Can the G7 be a force for good in the current global food security crisis?
Carin Smaller, former Director of Agriculture, Trade, and Investment at the International Institute for Sustainable Development (IISD) and now Executive Director at Shamba Centre for Food & Climate, and David Laborde, Senior Research Fellow at IFPRI on what's on the agenda at the G7-Summit in Schloss Elmau – then to now and ‘Beyond Elmau’.
The Group of Seven wealthy nations (G7), currently led by the German presidency, has put a welcome focus on the global food insecurity and nutrition crisis unleashed by the war in Ukraine, with the most severe impacts falling on vulnerable populations in low- and middle-income countries (LMICs). The two May G7 meetings produced four separate communiqués, each of them dozens of pages long (the development ministers communiqué alone was 23Tit pages!) and a G7-led Global Alliance for Food Security was announced. The G7 meetings coincided with serious efforts on the same front by the UN, which has set up a Global Crisis Response Group and convened a UN Security Council meeting on Food Insecurity and Conflict.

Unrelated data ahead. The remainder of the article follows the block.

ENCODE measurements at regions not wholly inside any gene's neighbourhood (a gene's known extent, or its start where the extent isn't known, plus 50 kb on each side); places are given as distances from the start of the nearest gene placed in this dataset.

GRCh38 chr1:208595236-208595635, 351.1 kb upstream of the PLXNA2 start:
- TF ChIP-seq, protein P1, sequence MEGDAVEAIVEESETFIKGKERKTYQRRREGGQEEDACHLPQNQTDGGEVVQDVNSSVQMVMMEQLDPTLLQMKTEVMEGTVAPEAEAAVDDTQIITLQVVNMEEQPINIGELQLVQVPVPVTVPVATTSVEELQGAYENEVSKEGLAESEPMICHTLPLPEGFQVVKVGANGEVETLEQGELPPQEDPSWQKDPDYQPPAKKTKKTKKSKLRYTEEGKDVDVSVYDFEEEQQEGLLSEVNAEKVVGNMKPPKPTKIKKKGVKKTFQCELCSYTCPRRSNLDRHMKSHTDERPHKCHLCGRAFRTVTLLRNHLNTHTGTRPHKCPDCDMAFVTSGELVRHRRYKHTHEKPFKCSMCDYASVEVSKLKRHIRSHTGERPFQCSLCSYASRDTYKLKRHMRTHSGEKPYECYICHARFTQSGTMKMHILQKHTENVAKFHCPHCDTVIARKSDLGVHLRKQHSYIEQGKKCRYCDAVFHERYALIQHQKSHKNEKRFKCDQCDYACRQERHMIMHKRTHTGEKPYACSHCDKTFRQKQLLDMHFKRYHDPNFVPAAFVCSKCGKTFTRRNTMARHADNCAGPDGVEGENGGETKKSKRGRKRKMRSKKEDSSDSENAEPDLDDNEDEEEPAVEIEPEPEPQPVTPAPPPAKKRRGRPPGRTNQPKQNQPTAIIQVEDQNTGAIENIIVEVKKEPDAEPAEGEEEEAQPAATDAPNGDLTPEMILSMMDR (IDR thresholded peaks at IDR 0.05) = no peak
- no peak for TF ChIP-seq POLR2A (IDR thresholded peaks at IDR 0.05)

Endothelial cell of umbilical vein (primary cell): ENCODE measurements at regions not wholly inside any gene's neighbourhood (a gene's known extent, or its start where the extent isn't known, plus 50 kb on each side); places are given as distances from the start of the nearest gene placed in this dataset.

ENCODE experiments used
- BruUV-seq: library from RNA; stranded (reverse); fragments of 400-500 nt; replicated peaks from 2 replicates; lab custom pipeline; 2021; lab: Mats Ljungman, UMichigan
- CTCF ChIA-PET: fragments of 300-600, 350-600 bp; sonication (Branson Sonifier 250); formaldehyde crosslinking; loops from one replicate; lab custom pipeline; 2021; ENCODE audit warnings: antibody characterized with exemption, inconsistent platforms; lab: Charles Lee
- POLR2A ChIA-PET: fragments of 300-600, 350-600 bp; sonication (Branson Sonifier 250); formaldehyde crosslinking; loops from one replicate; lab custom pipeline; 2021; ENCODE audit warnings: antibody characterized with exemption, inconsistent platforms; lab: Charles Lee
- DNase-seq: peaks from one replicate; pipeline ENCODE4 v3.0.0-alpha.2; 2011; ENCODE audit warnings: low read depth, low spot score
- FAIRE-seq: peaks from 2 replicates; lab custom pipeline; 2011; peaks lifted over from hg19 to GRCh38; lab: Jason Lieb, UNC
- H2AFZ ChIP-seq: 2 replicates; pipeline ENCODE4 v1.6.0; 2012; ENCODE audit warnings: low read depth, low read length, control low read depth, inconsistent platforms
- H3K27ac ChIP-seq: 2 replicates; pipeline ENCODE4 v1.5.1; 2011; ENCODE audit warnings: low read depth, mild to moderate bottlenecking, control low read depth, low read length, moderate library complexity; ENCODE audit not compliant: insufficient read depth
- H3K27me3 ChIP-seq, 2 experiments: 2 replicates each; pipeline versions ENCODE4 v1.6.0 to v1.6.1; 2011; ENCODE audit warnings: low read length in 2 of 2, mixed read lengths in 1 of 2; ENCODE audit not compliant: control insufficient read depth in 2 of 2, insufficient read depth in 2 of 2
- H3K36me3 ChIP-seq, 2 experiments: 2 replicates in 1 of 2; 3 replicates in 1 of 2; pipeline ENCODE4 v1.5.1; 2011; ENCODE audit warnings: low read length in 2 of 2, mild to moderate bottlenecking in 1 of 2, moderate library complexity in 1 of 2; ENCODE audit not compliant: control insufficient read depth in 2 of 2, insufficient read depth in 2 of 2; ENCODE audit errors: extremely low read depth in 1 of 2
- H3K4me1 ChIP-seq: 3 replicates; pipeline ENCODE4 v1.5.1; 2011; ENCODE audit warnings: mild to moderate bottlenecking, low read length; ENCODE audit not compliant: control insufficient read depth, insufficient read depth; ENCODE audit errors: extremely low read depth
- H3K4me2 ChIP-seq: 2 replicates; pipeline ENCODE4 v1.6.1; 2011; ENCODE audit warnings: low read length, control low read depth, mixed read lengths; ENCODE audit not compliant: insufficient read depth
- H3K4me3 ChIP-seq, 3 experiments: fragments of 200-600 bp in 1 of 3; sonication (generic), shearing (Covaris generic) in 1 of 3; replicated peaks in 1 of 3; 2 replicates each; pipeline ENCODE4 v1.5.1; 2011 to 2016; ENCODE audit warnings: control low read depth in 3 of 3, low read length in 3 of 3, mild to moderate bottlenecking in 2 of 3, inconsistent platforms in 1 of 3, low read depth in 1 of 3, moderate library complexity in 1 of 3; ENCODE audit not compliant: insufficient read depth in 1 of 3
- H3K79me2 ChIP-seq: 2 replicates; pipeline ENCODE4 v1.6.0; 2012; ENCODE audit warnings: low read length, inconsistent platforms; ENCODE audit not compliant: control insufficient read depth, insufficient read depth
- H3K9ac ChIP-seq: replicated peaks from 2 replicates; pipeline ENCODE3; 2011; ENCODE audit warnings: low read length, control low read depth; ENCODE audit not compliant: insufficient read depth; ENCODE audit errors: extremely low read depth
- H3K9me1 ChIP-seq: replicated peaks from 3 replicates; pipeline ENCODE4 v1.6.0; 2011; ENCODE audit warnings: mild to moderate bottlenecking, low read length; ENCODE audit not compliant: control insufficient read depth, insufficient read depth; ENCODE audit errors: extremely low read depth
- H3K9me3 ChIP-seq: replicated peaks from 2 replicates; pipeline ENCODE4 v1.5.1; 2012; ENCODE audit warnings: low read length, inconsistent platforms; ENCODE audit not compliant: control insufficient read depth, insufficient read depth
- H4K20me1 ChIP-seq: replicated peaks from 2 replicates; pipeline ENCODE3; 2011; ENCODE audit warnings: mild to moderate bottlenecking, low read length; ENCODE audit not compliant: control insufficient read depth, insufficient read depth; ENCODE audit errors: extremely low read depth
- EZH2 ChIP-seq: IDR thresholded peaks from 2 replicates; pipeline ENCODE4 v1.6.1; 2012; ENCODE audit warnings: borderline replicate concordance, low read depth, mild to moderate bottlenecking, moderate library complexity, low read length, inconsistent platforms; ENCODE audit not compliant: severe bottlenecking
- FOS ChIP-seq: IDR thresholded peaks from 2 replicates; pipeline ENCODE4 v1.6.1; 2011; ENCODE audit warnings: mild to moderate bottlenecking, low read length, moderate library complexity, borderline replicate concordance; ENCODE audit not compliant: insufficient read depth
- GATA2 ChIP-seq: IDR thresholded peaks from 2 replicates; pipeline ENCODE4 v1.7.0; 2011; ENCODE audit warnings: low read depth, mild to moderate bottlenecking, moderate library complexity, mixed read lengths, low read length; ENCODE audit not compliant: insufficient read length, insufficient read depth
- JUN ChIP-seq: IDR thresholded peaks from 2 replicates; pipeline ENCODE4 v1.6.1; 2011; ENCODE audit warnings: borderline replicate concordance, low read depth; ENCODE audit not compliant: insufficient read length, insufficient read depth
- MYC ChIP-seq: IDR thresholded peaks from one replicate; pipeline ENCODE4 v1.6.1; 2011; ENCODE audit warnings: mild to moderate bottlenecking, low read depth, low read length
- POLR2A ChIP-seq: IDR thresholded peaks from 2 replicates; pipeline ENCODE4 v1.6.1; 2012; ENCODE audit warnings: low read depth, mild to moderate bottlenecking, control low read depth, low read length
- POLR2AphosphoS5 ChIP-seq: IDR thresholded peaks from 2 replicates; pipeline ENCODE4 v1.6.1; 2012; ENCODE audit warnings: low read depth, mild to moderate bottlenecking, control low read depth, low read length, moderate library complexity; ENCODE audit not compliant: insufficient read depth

The G7 effort can help to ensure a commensurate response to what is turning out to be the worst global hunger crisis in decades, and in so doing help to elevate the G7 itself, whose relevance as an exclusive group of rich and elite countries has been questioned. To realize this promise, however, G7 commitments must be backed up with action—particularly funding.